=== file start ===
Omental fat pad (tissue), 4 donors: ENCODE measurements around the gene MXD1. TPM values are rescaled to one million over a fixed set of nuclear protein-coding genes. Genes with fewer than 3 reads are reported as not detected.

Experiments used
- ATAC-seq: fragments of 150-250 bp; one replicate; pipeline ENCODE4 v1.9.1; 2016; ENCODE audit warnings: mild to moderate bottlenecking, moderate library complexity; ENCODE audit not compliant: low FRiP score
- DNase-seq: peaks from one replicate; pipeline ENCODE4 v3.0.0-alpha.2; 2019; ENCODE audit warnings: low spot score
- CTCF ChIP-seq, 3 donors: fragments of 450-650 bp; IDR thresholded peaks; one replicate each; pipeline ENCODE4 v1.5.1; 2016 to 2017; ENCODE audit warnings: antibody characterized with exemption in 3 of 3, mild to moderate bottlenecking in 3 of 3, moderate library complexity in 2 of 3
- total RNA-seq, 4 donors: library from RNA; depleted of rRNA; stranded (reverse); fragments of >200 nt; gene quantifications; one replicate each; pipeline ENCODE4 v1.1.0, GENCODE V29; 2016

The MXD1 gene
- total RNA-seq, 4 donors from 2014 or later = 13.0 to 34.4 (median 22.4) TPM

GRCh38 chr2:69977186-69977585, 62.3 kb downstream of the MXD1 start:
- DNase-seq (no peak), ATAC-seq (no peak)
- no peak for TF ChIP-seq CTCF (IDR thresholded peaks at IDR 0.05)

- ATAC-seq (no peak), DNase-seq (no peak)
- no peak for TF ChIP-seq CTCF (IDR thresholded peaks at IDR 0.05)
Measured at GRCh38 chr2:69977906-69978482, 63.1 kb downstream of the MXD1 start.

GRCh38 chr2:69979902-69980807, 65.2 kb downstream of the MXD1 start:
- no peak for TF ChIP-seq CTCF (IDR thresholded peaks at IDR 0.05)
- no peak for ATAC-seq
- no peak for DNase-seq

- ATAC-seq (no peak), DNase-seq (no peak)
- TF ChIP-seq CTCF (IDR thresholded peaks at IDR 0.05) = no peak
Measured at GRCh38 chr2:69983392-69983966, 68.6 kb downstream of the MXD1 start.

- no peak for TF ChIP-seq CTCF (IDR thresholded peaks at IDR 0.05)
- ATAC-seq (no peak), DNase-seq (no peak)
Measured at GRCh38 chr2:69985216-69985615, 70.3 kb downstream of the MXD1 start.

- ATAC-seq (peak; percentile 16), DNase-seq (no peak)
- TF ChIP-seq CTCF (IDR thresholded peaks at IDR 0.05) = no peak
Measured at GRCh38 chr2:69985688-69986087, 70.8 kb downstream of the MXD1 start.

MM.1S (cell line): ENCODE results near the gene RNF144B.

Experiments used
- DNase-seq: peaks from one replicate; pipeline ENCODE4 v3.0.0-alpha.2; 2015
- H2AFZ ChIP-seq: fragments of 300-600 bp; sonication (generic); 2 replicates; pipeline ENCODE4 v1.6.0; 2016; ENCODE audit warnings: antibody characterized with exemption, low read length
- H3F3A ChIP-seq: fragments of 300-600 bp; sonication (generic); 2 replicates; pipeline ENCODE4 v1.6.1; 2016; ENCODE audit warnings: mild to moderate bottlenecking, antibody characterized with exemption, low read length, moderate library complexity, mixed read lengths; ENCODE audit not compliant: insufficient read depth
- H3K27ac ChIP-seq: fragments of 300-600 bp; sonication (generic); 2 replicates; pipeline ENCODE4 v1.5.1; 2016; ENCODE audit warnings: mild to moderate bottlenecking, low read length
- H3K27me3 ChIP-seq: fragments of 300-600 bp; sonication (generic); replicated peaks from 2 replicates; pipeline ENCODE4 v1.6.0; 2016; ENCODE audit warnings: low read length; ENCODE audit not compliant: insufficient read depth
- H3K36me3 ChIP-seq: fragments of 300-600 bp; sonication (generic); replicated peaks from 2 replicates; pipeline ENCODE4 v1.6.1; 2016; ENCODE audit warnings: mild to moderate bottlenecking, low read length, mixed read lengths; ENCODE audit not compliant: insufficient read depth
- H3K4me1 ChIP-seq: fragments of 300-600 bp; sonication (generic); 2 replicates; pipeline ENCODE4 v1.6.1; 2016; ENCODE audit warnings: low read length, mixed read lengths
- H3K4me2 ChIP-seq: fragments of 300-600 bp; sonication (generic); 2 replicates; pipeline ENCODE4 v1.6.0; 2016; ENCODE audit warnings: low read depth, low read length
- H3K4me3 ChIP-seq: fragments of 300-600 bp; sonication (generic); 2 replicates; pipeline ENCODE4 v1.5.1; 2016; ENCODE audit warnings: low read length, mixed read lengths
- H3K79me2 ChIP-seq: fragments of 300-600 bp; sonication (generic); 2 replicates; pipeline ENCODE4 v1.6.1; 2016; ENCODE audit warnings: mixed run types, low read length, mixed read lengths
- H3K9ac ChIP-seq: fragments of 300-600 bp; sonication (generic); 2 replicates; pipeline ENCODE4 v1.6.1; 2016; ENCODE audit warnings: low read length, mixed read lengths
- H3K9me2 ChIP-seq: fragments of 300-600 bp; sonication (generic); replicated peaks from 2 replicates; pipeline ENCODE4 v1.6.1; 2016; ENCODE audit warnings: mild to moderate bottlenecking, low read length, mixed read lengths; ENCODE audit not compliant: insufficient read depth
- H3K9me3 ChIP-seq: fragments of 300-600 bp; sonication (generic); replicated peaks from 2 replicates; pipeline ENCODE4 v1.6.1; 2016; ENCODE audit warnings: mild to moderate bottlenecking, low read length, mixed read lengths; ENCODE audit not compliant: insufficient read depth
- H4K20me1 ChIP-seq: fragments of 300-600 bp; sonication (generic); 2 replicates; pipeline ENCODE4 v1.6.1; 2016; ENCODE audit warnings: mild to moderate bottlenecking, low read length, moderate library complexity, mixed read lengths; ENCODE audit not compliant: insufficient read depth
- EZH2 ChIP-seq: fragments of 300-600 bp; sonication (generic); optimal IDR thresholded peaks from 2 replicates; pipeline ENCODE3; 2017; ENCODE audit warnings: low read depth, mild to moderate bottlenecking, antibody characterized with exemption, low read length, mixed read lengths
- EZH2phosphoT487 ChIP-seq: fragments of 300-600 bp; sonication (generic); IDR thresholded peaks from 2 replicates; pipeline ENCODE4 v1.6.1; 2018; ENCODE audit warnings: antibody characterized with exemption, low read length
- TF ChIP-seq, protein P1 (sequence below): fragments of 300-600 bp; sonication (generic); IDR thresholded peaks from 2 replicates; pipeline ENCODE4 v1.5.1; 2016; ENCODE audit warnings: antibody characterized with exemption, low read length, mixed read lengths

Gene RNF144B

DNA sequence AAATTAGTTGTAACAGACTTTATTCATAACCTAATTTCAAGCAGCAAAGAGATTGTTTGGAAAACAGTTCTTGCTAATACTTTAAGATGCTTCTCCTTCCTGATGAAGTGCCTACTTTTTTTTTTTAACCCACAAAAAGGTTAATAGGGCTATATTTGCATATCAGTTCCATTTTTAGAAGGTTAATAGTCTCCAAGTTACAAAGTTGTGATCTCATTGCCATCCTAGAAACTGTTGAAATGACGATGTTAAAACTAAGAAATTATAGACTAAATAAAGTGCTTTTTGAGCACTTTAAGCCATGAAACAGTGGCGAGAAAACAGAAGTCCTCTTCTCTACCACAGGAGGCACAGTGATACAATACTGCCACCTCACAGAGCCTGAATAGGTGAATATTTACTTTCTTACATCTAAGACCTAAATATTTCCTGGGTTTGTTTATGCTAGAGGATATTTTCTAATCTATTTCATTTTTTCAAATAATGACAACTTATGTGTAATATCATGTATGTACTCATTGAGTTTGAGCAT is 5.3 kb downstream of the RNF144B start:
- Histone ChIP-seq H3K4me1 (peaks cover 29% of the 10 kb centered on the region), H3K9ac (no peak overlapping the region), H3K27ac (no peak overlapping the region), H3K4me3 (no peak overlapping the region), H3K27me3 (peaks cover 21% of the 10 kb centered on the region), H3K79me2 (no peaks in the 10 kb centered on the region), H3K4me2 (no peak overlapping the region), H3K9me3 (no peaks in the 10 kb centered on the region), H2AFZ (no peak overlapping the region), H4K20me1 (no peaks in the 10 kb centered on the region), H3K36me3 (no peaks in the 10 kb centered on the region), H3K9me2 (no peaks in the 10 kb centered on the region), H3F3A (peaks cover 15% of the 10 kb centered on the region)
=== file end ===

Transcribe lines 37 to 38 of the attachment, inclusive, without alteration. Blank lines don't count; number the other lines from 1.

- H3K4me2 ChIP-seq: fragments of 300-600 bp; sonication (generic); 2 replicates; pipeline ENCODE4 v1.6.0; 2016; ENCODE audit warnings: low read depth, low read length
- H3K4me3 ChIP-seq: fragments of 300-600 bp; sonication (generic); 2 replicates; pipeline ENCODE4 v1.5.1; 2016; ENCODE audit warnings: low read length, mixed read lengths